In a recent opinion from a New York court, the defendant’s appeal of his forgery conviction was denied. Originally, the defendant was convicted of criminal possession of a forged instrument due to his attempts at using a fake gift card to purchase items at a department store. He was also convicted of petit larceny, and he appealed both convictions. The higher court considered the defendant’s argument but ultimately affirmed the defendant’s original guilty verdict.
Facts of the Case
According to the opinion, the defendant in this case was a New York resident who went shopping at a Century 21 department store. While there, the defendant used a forged gift card to try and make purchases. Apparently, the gift card had been manufactured so that a third party would be billed for the transaction, allowing the defendant to buy items without having to pay any money. When the defendant was caught using the forged card, he told the department store’s security guards that he purchased the card from a stranger for $20, even though he had been attempting to purchase $70 worth of clothing at the time.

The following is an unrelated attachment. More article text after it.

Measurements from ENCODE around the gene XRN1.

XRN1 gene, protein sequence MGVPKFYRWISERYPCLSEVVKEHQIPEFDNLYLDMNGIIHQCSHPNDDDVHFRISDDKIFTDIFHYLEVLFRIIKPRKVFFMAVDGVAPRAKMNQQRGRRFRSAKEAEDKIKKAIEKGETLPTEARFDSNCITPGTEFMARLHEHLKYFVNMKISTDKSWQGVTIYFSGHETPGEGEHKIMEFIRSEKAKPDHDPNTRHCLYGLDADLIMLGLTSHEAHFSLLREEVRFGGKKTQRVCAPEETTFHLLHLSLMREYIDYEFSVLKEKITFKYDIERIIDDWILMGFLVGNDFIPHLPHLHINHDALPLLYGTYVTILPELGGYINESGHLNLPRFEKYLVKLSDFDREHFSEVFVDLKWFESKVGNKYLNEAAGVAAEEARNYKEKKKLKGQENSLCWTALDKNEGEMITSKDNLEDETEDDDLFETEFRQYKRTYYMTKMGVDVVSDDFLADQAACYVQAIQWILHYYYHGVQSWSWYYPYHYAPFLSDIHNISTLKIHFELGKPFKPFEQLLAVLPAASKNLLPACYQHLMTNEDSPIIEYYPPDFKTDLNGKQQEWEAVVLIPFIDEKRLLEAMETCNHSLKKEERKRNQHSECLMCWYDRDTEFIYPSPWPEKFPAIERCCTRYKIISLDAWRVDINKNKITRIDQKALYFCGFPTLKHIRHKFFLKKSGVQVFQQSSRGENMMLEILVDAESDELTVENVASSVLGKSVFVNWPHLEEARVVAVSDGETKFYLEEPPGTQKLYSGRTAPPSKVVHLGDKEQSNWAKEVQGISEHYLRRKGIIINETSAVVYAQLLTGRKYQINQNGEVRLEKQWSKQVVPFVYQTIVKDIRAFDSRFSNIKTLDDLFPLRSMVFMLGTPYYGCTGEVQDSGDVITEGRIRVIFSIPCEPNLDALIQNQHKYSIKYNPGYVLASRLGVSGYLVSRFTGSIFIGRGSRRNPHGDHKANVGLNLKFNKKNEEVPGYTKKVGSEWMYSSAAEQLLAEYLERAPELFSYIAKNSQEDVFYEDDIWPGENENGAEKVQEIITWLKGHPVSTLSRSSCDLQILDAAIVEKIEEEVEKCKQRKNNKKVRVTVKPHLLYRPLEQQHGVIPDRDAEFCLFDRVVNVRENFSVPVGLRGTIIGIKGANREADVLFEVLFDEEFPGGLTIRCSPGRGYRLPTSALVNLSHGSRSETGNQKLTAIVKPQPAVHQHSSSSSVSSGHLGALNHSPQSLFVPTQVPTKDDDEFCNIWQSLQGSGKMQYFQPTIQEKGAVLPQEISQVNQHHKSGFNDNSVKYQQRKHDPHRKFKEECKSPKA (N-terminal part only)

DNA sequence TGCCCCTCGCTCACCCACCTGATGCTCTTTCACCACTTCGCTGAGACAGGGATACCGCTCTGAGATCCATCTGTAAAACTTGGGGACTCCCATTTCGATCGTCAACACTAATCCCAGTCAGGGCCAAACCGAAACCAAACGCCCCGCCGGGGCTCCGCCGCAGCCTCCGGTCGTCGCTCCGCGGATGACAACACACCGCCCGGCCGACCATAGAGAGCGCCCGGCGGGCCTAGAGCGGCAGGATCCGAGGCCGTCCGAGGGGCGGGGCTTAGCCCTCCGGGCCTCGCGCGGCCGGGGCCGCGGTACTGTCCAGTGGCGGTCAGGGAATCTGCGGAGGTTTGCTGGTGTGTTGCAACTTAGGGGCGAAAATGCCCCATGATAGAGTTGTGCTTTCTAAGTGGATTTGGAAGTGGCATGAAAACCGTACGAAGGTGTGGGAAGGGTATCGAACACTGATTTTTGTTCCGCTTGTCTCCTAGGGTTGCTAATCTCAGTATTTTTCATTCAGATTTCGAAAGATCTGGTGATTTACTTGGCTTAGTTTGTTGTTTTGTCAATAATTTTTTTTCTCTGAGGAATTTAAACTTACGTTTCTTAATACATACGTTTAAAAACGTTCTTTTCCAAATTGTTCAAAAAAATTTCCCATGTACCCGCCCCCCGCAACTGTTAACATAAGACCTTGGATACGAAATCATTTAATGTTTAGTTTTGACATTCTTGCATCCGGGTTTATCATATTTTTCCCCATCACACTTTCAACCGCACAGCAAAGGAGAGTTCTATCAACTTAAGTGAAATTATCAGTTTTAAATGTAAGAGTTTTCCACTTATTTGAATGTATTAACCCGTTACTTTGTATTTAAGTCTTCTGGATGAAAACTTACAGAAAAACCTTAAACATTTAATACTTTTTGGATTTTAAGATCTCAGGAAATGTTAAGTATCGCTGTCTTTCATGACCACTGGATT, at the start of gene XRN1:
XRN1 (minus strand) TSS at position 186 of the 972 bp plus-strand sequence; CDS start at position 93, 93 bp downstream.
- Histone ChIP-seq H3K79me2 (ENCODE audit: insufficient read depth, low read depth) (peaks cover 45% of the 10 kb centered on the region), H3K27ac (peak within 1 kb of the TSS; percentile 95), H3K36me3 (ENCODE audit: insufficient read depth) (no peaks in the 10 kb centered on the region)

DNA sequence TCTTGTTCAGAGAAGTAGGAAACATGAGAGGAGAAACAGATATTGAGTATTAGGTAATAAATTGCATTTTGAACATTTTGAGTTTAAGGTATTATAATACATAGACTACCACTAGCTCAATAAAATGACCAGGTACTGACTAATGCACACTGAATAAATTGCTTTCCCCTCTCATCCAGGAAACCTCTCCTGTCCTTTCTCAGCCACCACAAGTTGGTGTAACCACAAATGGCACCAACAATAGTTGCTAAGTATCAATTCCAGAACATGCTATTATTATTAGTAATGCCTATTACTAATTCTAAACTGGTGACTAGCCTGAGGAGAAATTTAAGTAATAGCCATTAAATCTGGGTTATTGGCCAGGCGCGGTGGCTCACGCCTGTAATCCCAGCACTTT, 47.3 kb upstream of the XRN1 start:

On appeal, the defendant argued that incriminating evidence of his attempted theft should have been suppressed at trial. The defendant focused on the fact that the evidence used at trial came from the store’s security guards, who were subject to the same rules as state actors, such as police officers or government employees. The Constitution protects an individual from infringement of certain rights from the Government not from private individuals or companies. Therefore, one may only have evidence suppressed if it is illegally seized by government actors and not private actors. Because the store’s guards were considered state actors for the purposes of this case, said the defendant, they were supposed to carefully ensure that they were not intruding on the defendant’s constitutional rights. These rights include the right to privacy as well as the right to not be searched without probable cause.